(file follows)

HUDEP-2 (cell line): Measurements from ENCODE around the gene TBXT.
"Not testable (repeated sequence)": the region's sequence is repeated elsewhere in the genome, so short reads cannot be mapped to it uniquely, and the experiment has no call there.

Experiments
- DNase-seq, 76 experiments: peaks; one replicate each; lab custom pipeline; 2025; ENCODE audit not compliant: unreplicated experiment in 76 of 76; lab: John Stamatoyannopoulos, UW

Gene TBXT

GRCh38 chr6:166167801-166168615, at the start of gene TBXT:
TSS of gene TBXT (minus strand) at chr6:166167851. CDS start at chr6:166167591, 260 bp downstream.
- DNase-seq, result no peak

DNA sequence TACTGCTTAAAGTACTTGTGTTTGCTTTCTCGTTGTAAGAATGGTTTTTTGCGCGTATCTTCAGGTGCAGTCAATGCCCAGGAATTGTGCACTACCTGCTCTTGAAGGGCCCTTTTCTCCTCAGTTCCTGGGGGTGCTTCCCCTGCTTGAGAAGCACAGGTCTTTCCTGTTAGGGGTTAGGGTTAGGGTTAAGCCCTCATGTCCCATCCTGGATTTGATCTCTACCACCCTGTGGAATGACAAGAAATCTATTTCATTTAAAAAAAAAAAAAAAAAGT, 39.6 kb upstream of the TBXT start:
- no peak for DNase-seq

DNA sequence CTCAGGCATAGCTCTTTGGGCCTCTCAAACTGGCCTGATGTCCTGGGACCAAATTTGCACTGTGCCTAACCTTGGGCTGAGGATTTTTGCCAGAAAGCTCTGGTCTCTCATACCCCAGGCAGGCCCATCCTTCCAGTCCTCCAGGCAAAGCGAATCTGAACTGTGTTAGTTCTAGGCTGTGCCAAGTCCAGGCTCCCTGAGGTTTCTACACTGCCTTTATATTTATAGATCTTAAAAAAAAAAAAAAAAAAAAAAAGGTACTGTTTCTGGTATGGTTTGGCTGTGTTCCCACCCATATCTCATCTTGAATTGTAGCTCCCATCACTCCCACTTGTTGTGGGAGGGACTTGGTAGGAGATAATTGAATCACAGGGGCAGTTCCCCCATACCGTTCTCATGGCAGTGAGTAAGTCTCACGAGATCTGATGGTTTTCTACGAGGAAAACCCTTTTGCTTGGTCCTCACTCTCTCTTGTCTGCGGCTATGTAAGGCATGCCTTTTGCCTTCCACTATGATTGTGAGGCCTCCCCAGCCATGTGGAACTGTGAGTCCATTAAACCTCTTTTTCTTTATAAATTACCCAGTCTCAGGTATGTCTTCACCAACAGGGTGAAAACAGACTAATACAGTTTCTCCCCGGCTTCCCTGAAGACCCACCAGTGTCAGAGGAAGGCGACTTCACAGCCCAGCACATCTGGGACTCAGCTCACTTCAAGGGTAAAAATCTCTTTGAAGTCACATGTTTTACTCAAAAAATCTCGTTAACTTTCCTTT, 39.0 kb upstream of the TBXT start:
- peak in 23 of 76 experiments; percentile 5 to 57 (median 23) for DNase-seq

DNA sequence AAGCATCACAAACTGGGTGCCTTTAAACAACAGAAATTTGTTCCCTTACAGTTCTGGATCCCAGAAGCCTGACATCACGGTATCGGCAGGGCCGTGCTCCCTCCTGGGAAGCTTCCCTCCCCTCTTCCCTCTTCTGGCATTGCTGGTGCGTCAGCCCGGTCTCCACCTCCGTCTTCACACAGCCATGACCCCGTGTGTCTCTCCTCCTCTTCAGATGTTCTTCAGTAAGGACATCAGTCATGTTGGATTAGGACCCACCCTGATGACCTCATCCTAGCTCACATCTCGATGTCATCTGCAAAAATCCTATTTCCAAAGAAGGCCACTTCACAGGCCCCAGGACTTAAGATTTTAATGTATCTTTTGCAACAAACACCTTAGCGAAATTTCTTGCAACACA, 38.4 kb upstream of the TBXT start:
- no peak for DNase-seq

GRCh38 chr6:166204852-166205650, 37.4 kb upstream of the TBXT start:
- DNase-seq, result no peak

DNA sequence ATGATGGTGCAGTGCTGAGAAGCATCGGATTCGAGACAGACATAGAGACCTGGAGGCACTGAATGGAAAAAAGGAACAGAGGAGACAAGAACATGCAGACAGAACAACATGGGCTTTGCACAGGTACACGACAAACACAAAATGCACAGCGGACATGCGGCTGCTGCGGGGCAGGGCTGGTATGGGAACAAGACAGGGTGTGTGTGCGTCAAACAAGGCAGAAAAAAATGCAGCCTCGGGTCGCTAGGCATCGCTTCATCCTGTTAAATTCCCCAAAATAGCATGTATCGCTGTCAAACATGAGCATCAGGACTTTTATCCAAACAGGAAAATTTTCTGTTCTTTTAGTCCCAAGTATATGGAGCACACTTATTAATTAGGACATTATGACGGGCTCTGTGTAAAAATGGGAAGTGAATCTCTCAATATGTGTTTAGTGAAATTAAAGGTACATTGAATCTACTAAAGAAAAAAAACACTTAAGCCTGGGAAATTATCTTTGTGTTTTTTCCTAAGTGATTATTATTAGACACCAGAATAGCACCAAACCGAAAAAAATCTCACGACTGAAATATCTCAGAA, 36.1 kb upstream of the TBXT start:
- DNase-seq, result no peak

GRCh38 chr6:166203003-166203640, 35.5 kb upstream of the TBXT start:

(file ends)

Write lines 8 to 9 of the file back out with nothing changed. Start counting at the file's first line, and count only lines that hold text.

- DNase-seq, result no peak

DNA sequence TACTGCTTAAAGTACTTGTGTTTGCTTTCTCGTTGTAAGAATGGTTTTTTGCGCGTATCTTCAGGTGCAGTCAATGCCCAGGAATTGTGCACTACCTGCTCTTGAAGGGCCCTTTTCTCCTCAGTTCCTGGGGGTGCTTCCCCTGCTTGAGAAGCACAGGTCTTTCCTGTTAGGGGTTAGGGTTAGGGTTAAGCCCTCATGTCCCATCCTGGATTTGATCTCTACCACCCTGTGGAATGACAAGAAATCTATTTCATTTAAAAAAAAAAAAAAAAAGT, 39.6 kb upstream of the TBXT start: